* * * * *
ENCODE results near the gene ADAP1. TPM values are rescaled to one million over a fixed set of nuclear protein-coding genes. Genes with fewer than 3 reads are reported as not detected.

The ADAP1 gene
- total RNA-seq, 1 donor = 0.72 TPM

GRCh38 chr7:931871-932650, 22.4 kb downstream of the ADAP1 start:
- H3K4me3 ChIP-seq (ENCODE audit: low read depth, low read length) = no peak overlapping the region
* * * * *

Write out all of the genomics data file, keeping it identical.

ENCODE results near the gene ADAP1. TPM values are rescaled to one million over a fixed set of nuclear protein-coding genes. Genes with fewer than 3 reads are reported as not detected.

The ADAP1 gene
- total RNA-seq, 1 donor = 0.72 TPM

GRCh38 chr7:931871-932650, 22.4 kb downstream of the ADAP1 start:
- H3K4me3 ChIP-seq (ENCODE audit: low read depth, low read length) = no peak overlapping the region